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Explosives screening for rail passengers begins Tuesday

(The Associated Press circulated the following article by Carolyn Thompson on November 6.)

BUFFALO, N.Y. -- Rail passengers in Buffalo will undergo explosives screening as part of a program being tested by the Transportation Security Administration.

Beginning Tuesday, randomly chosen carryon bags of Amtrak travelers and passengers using the city's Metro Rail system will be swabbed and checked with portable machines capable of detecting minute traces of explosives.

The pilot program is meant to give security officials another tool should the nation's terror alert level rise from its current status of yellow, or elevated, said Brett O'Neil, spokesman for the TSA in Buffalo.

"We're preparing ourselves for, hopefully, something that never happens, but probably will at some point in time if they make specific threats against the ground transportation system," O'Neil said.

Buffalo was chosen as one of the first cities to test the screening program because of its location on an international border, as well as for its relatively light rail passenger load.

"It gives us a little bit of a chance without being inundated with passengers to be able to develop a process and procedure," O'Neil said.

Philadelphia has been conducting the screenings for several months, he said.

The TSA was created by Congress after the Sept. 11 attacks to oversee security of all transportation modes. The Madrid railway bombings that killed 191 people in March 2004 focused greater attention on rail security.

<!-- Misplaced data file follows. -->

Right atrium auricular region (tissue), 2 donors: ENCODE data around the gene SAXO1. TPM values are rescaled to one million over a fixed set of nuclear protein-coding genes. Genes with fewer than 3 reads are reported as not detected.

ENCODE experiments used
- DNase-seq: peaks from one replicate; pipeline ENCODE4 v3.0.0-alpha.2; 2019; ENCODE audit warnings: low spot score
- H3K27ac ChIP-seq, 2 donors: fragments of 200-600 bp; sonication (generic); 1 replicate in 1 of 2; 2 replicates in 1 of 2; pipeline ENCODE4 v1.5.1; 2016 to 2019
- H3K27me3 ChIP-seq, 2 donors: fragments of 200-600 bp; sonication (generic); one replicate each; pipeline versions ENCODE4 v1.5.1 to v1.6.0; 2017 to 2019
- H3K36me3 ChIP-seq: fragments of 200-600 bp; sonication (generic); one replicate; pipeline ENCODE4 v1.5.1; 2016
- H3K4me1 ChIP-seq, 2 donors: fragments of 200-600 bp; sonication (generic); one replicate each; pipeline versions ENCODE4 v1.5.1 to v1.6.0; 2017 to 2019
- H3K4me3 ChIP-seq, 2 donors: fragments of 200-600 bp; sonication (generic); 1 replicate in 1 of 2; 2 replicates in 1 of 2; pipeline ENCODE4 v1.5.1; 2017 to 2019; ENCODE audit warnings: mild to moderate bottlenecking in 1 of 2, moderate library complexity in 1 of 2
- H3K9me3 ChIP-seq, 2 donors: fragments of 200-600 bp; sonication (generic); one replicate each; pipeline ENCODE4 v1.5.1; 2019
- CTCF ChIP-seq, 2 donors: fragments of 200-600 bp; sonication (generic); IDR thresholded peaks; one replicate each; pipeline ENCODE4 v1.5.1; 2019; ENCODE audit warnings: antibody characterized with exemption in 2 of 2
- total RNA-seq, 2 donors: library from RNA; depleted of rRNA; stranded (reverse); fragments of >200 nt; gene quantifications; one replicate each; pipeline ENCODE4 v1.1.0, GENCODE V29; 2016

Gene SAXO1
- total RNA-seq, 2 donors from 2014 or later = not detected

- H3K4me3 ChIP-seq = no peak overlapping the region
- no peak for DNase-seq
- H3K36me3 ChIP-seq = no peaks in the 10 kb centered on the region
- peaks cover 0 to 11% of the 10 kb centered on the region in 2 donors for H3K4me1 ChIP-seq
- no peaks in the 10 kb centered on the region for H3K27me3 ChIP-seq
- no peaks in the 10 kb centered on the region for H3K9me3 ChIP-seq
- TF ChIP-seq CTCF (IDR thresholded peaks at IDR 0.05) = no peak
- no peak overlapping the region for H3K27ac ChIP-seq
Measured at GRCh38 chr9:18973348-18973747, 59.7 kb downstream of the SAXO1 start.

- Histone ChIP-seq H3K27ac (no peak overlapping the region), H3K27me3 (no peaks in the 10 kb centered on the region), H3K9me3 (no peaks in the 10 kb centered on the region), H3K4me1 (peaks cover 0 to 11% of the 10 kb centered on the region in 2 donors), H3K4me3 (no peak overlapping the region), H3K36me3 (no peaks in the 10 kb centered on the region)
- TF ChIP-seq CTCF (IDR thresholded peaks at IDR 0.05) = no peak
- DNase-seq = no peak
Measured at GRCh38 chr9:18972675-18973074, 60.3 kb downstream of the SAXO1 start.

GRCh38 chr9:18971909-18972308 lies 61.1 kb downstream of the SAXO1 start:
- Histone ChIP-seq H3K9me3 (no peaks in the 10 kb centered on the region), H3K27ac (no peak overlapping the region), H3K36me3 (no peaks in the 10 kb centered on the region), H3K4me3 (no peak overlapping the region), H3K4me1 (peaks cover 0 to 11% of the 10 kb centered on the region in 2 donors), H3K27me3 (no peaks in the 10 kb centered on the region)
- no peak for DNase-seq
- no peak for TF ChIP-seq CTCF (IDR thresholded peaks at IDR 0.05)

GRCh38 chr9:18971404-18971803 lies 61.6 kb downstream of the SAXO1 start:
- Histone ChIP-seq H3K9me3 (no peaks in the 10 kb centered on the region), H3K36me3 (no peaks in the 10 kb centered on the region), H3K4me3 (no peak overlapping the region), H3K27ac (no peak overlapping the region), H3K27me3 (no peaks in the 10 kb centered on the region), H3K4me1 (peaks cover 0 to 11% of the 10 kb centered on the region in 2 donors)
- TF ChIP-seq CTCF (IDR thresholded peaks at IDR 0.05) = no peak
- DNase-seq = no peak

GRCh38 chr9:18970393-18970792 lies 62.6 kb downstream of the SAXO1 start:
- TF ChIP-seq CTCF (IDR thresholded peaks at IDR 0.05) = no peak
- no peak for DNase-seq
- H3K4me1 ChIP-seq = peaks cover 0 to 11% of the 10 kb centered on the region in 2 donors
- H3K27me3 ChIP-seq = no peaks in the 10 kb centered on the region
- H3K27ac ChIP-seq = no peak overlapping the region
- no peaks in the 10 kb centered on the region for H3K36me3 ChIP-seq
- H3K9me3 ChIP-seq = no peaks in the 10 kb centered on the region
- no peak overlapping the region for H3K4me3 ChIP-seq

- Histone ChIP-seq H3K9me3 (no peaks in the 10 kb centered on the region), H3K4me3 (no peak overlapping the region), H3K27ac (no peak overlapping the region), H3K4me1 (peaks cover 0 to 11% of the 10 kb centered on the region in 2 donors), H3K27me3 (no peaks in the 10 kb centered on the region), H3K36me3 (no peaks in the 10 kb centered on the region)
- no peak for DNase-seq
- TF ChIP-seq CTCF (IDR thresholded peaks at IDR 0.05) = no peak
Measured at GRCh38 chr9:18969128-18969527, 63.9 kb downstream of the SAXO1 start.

About 29 million people take commuter trains, subways and buses daily in the United States and experts warn they may be tempting terrorist targets because of their predictability.

"We have to adjust our security strategies to make it more difficult to plan and carry out a potential terrorist act," said Lawrence Meckler, executive director of the Niagara Frontier Transportation Authority, which oversees Buffalo's Metro Rail system of above- and below-ground trains.

Under the pilot program, TSA officers, assisted by Amtrak, NFTA and Depew police officers, will staff different boarding points at various times throughout November. After that, the technology will be used on a random basis and when the threat level is increased, authorities said.

"We are very pleased to be one of the first sites in the country to be rolling out this type of risk-based approach to passenger screening," said David Bassett, the TSA's federal security director in Buffalo.

In addition to the screening devices, passengers also may encounter two newly trained canine explosives teams at rail stations and stops.

Tuesday, November 7, 2006

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